Canterbury Earthquake Recovery Minister Gerry Brownlee is happy with the standard and progress of the Earthquake Commission repair programme, he says.
That's despite calls by some residents for a royal commission into how the programme operates.
The Earthquake Commission has set up a team of 35 staff to deal with the ongoing issue of defective repairs.
Last week, more than 100 Christchurch home-owners launched a class-action against the Commission, arguing it had failed to meet its legal obligations on repairs.
In a recent report on some structural repairs exempted from a building consent, the Ministry of Business, Innovation and Employment found more than a third of the surveyed homes did not meet the Building Code.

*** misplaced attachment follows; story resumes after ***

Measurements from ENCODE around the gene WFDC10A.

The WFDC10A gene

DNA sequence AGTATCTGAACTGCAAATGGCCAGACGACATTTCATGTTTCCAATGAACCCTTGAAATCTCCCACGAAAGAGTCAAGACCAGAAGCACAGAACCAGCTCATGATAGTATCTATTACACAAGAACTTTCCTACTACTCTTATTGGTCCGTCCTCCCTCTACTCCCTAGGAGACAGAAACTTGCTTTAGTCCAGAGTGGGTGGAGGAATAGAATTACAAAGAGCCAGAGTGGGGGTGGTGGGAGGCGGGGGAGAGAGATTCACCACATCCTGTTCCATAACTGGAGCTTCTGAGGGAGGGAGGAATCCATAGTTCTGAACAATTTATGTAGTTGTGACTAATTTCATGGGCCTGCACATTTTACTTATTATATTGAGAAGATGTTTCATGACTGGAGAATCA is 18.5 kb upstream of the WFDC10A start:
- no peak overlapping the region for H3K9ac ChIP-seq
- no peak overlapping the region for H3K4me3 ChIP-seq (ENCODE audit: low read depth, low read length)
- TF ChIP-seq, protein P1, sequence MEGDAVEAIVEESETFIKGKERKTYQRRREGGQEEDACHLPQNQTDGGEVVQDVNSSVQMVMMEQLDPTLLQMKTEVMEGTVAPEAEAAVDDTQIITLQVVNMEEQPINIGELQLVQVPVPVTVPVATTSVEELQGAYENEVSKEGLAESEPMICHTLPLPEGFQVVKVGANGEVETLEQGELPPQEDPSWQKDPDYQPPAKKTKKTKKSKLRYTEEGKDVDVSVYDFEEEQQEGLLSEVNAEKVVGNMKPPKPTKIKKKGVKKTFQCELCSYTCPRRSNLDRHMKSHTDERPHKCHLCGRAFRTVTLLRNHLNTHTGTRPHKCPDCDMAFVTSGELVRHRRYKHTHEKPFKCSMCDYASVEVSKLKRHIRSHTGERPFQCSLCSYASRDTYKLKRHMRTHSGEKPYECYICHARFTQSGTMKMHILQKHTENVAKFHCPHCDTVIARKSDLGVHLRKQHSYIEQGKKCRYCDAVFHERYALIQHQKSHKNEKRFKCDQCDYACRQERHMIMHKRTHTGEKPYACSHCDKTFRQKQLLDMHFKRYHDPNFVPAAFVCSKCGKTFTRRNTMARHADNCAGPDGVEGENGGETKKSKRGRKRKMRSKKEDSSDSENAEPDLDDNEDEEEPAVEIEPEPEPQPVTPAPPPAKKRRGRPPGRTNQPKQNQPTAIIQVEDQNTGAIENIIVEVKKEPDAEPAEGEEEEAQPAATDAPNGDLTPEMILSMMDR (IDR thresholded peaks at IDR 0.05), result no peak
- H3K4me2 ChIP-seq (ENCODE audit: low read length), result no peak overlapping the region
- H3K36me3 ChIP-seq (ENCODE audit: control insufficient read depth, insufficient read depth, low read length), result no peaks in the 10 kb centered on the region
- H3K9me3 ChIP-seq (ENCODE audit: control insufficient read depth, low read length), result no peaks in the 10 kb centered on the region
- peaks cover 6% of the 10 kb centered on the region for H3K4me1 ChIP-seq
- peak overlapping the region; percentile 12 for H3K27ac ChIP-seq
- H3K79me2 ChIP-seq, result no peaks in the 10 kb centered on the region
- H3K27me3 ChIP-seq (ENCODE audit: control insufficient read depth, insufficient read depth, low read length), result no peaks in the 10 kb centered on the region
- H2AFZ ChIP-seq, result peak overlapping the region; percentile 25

Mr Brownlee today told media he was happy with the standard and progress of the repair programme.
He said there have been almost 70,000 repairs and most had been carried out under Schedule One of the Building Act, meaning they did not require consents.
"Where there are issues, as there have been recently, then you call on the guarantees that are also required under the Building Act and you ahead and you make sure you fix those.
"I think there's a lot of people getting a bit excited about the prospects of tipping the whole thing up but it's been very successful."
Mr Brownlee said it had been successful, and largely due to the quality of the repair programme being run.
One of the concerns residents had after the quake was losing equity in their homes and that had not happened largely due to the quality of the repair programme, he said.